Will the Arizona Diamondbacks contend in 2020? Let’s begin by saying this will be a challenging abbreviated season if they get the season completed. It could also be a lot of fun. We know Arizona Diamondbacks manager Torey Lovullo is an “Out of the Box Thinking” manager. He is already planning how his players will be impacted with the shortened, high-intensity season. He’s evaluating his bullpen usage as well as the few days off they will have between games. With only 60 games, all have a sense of urgency and player strength—physical and mental—needs to be at top peak. On top of that, there will be the empty ballparks, so no crowd to strengthen players’ morale when the team is losing. It is certainly uncharted territory.
Team Needs to Be Healthy
Make no mistake, getting on the field and staying there will be the hard part for any MLB team in 2020. The always ever-important quality for a team’s success is health. The players must remain injury free and, if injured, take no extra time on the injured list. Their mental health, their ability to not let bad plays, losses, and slumps get them down, will be key too. There is no time to wallow.
Additionally, there’s the COVID-19 rule where players are tested every other day and if a player comes back positive it has the potential to devastate any team. The importance of following the proper protocols and maintaining a safe and healthy environment for players cannot be stressed enough. One positive test could turn into an outbreak and could completely derail their season.
Last season, the Diamondbacks did not perform well in one-run games, going 24-26. It didn’t help that they were the only team in the division to be below .500 either. The main thing to win these one-run games is to have a bullpen that can be counted upon to keep games close. The second thing is hitters who can come through in those late situations with good on-base and RBI numbers. Both will only help this team.
Win at Home
We know that MLB has been around for a long time. And while many things have changed about the game one thing has remained very consistent over time: the value of home-field advantage. And in this abbreviated season, it becomes one of the most crucial aspects of the game. However, part of that advantage is having fans boosting morale when things are close or not going well. Though clubs may allow fans with the approval of MLB, that won’t be happening anytime soon. Is there still a home field advantage when there are no home field fans? Having no fans would seem to put the teams on a more even level. It also leaves players relying on their teammates more for that “crowd” moral support.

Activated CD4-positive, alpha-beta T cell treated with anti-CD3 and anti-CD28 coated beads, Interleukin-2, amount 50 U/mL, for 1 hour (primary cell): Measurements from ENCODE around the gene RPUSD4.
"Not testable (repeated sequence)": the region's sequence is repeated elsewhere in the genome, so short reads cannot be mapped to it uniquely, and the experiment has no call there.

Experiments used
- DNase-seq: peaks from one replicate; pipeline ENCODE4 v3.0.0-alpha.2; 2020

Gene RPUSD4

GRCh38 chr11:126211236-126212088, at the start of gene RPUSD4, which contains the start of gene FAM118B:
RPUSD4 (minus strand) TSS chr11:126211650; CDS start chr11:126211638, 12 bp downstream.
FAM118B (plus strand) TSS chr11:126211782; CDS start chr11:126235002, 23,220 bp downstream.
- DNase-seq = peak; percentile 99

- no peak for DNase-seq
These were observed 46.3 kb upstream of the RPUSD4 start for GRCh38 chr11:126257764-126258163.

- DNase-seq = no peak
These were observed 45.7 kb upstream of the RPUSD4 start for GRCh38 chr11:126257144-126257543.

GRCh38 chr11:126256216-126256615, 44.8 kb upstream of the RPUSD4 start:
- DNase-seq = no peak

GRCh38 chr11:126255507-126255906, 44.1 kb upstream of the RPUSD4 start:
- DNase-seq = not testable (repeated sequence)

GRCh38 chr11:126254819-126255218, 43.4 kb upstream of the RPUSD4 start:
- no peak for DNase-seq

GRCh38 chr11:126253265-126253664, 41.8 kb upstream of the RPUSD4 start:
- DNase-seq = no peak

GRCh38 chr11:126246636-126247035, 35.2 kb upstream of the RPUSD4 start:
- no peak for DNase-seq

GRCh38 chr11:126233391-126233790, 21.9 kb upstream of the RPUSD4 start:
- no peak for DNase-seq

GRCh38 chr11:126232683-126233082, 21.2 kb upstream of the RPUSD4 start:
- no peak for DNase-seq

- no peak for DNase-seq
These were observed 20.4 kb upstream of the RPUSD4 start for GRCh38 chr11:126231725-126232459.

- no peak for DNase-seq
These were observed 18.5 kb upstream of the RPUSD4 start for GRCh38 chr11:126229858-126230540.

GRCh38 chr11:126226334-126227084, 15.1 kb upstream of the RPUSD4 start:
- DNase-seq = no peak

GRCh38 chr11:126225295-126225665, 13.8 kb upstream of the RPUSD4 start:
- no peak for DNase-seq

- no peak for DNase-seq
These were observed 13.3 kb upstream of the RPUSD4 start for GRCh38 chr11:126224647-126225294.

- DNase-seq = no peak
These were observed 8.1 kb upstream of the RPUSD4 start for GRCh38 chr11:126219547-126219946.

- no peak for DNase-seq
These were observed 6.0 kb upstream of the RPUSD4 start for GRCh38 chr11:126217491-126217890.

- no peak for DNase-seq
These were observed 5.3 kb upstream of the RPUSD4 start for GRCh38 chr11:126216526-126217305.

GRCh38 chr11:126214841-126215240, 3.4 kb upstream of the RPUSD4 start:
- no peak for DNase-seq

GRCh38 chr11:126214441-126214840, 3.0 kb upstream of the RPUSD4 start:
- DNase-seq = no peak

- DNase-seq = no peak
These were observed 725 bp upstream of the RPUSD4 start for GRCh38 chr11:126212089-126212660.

In 2019 the Diamondbacks were fifth in baseball in fielding, led by 2019 Gold Glove- winning shortstop Nick Ahmed and left fielder David Peralta. The team also has an ever-improving Christian Walker at first base with Ketel Marte returning to his natural position at second base. Toss in the reliable Eduardo Escobar at third base and catcher Carson Kelly and this is a strong defensive infield. On top of that, center field has Starling Marte and right field has Kole Calhoun, both of whom have won Gold Gloves. The Diamondbacks defense looks pretty good.
Avoid the Slump and 17 Straight Games
The Diamondbacks need to try to avoid bad things happening. Now we know some of that will be out of their control; however, hitters need to avoid the dreaded long slump because there isn’t enough time to pull out of it. There is no one cure that fits all hitting slumps. Every player’s situation is exclusive and everyone is going to want to help but hopefully players can keep their minds clear and not overthink things.
We know playing 60 games in 66 days is a unique challenge, and it means the Diamondbacks face one very long stretch without an off day. They will begin a three-game homestand on August 14 and won’t get another day off until August 31. That is 17 straight games in 17 days. The schedule is going to test mental and physical resolve.
Take Advantage of the Roster
When all of those games occur in August, the Diamondbacks will be working with an expanded roster. Yes, rosters will shrink from 30 to 28 right after that 17-game stretch begins, but they will not reduce to 26 until after that stretch is over. The Diamondbacks need to use their pitching staff to their advantage. If the team is going to play 17 straight, they’d like that ability of carrying a few extra pitchers.
Use the DH Wisely
National League games will include the use of the designated hitter for the first time in history. The DH could be a rescuer for some teams and a challenge for others. For the Diamondbacks, a player like Jake Lamb, who has missed more than half of each of the last two seasons due to injury, could be a good answer. If Lamb is healthy for 2020—and if he can come close to his All-Star 2017 performance—he will be the perfect fit to take on designated hitting for this team.
To Get in the Playoffs
Most predictors are saying 33 wins get you in the playoffs. The Diamondbacks were 30-30 after their first 60 games of the 2019 season. That may not be enough to get into the playoffs this year. However, they do have the depth and a well-rounded roster to get them there. Also, the regional schedule being used for this shortened season means lots of games against the Colorado Rockies, San Francisco Giants, and Seattle Mariners, teams not expected to contend. That should work in their favor. With a few additional breaks during this abbreviated season this team could see themselves in a playoff spot for 2020.
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